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Genome-wide association study of motor coordination problems in ADHD identifies genes for brain and muscle function

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Abstract
Objectives. Motor coordination problems are frequent in children with attention deficit/hyperactivity disorder (ADHD). We performed a genome-wide association study to identify genes contributing to motor coordination problems, hypothesizing that the presence of such problems in children with ADHD may identify a sample of reduced genetic heterogeneity. Methods. Children with ADHD from the International Multicentre ADHD Genetic (IMAGE) study were evaluated with the Parental Account of Children's Symptoms. Genetic association testing was performed in PLINK on 890 probands with genome-wide genotyping data. Bioinformatics enrichment-analysis was performed on highly ranked findings. Further characterization of the findings was conducted in 313 Dutch IMAGE children using the Developmental Coordination Disorder Questionnaire (DCD-Q). Results. Although none of the findings reached genome-wide significance, bioinformatics analysis of the top-ranked findings revealed enrichment of genes for motor neuropathy and amyotrophic lateral sclerosis. Genes involved in neurite outgrowth and muscle function were also enriched. Among the highest ranked genes were MAP2K5, involved in restless legs syndrome, and CHD6, causing motor coordination problems in mice. Further characterization of these findings using DCD-Q subscales found nominal association for 15 SNPs. Conclusions. Our findings provide clues about the aetiology of motor coordination problems, but replication studies in independent samples are necessary.
Keywords
QUESTIONNAIRE, CHILDREN, INTERVENTION, GENETICS, ADOLESCENTS

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Chicago
Fliers, Ellen A, Alejandro Arias Vasquez, Geert Poelmans, Nanda Rommelse, Marieke Altink, Cathelijne Buschgens, Philip Asherson, et al. 2012. “Genome-wide Association Study of Motor Coordination Problems in ADHD Identifies Genes for Brain and Muscle Function.” World Journal of Biological Psychiatry 13 (3): 211–222.
APA
Fliers, E. A., Vasquez, A. A., Poelmans, G., Rommelse, N., Altink, M., Buschgens, C., Asherson, P., et al. (2012). Genome-wide association study of motor coordination problems in ADHD identifies genes for brain and muscle function. WORLD JOURNAL OF BIOLOGICAL PSYCHIATRY, 13(3), 211–222.
Vancouver
1.
Fliers EA, Vasquez AA, Poelmans G, Rommelse N, Altink M, Buschgens C, et al. Genome-wide association study of motor coordination problems in ADHD identifies genes for brain and muscle function. WORLD JOURNAL OF BIOLOGICAL PSYCHIATRY. 2012;13(3):211–22.
MLA
Fliers, Ellen A et al. “Genome-wide Association Study of Motor Coordination Problems in ADHD Identifies Genes for Brain and Muscle Function.” WORLD JOURNAL OF BIOLOGICAL PSYCHIATRY 13.3 (2012): 211–222. Print.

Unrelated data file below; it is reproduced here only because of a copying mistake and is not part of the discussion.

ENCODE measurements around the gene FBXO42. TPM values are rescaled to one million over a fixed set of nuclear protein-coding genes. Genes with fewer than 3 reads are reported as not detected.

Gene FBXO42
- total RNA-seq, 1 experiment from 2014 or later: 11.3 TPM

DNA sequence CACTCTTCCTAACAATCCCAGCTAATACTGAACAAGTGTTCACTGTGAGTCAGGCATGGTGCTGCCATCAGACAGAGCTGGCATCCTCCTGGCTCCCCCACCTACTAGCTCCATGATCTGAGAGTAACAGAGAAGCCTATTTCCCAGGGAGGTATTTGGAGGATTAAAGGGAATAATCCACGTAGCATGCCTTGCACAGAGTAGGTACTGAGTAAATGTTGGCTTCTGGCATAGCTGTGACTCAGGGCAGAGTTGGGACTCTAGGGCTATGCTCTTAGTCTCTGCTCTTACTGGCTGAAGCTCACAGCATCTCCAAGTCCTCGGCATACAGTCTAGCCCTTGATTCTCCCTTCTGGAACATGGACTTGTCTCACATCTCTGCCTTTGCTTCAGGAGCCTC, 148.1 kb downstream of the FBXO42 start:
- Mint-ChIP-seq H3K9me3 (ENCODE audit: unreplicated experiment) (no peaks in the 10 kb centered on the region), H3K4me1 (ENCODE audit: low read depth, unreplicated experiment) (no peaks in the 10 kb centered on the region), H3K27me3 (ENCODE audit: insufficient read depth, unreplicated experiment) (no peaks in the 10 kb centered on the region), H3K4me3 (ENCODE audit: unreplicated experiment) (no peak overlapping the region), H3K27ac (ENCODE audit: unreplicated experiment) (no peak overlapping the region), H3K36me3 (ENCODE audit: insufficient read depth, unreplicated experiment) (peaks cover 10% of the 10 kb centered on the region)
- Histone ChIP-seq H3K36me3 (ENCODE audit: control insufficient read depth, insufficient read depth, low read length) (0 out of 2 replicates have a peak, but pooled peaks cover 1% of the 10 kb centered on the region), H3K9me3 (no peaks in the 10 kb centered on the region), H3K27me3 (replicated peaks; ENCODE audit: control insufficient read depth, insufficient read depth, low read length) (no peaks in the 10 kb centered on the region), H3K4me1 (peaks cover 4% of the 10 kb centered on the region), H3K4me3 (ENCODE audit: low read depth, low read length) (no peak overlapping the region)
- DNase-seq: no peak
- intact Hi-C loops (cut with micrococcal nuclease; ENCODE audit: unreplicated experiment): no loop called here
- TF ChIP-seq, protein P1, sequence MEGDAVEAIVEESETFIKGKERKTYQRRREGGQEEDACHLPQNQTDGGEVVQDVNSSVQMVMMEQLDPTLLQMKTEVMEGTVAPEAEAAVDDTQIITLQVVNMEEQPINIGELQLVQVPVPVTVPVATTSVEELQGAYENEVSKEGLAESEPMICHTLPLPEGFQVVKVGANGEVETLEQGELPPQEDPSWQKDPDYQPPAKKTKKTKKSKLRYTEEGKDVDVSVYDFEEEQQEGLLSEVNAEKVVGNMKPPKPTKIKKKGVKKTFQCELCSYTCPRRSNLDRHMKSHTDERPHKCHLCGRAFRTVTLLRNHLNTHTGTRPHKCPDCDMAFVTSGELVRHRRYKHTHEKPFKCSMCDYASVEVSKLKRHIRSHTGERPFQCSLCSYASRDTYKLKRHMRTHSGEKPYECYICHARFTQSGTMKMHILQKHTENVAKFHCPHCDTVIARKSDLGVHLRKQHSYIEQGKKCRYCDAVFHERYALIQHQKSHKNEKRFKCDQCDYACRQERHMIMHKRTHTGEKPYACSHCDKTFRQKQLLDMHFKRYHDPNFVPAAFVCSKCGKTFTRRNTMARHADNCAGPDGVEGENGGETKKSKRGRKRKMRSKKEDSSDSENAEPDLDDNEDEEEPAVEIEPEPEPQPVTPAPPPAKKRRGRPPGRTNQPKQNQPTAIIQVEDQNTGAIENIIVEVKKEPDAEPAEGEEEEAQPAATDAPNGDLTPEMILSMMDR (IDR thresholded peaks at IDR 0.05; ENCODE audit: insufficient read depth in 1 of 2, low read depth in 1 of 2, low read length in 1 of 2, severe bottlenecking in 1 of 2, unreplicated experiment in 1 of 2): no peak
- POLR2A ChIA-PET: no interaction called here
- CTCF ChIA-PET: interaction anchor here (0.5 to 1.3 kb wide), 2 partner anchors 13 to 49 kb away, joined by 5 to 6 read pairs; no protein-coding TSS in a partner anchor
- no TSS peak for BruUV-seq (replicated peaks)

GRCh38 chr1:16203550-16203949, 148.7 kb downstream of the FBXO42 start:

@article{2083669,
  abstract     = {Objectives. Motor coordination problems are frequent in children with attention deficit/hyperactivity disorder (ADHD). We performed a genome-wide association study to identify genes contributing to motor coordination problems, hypothesizing that the presence of such problems in children with ADHD may identify a sample of reduced genetic heterogeneity. Methods. Children with ADHD from the International Multicentre ADHD Genetic (IMAGE) study were evaluated with the Parental Account of Children's Symptoms. Genetic association testing was performed in PLINK on 890 probands with genome-wide genotyping data. Bioinformatics enrichment-analysis was performed on highly ranked findings. Further characterization of the findings was conducted in 313 Dutch IMAGE children using the Developmental Coordination Disorder Questionnaire (DCD-Q). Results. Although none of the findings reached genome-wide significance, bioinformatics analysis of the top-ranked findings revealed enrichment of genes for motor neuropathy and amyotrophic lateral sclerosis. Genes involved in neurite outgrowth and muscle function were also enriched. Among the highest ranked genes were MAP2K5, involved in restless legs syndrome, and CHD6, causing motor coordination problems in mice. Further characterization of these findings using DCD-Q subscales found nominal association for 15 SNPs. Conclusions. Our findings provide clues about the aetiology of motor coordination problems, but replication studies in independent samples are necessary.},
  author       = {Fliers, Ellen A and Vasquez, Alejandro Arias and Poelmans, Geert and Rommelse, Nanda and Altink, Marieke and Buschgens, Cathelijne and Asherson, Philip and Banaschewski, Tobias and Ebstein, Richard and Gill, Michael and Miranda, Ana and Mulas, Fernando and Oades, Robert D and Roeyers, Herbert and Rothenberger, Aribert and Sergeant, Joseph and Barke, Edmund and Steinhausen, Hans-Christoph and Faraone, Stephen V and Buitelaar, Jan K and Franke, Barbara},
  issn         = {1562-2975},
  journal      = {WORLD JOURNAL OF BIOLOGICAL PSYCHIATRY},
  keywords     = {QUESTIONNAIRE,CHILDREN,INTERVENTION,GENETICS,ADOLESCENTS},
  language     = {eng},
  number       = {3},
  pages        = {211--222},
  title        = {Genome-wide association study of motor coordination problems in ADHD identifies genes for brain and muscle function},
  url          = {http://dx.doi.org/10.3109/15622975.2011.560279},
  volume       = {13},
  year         = {2012},
}

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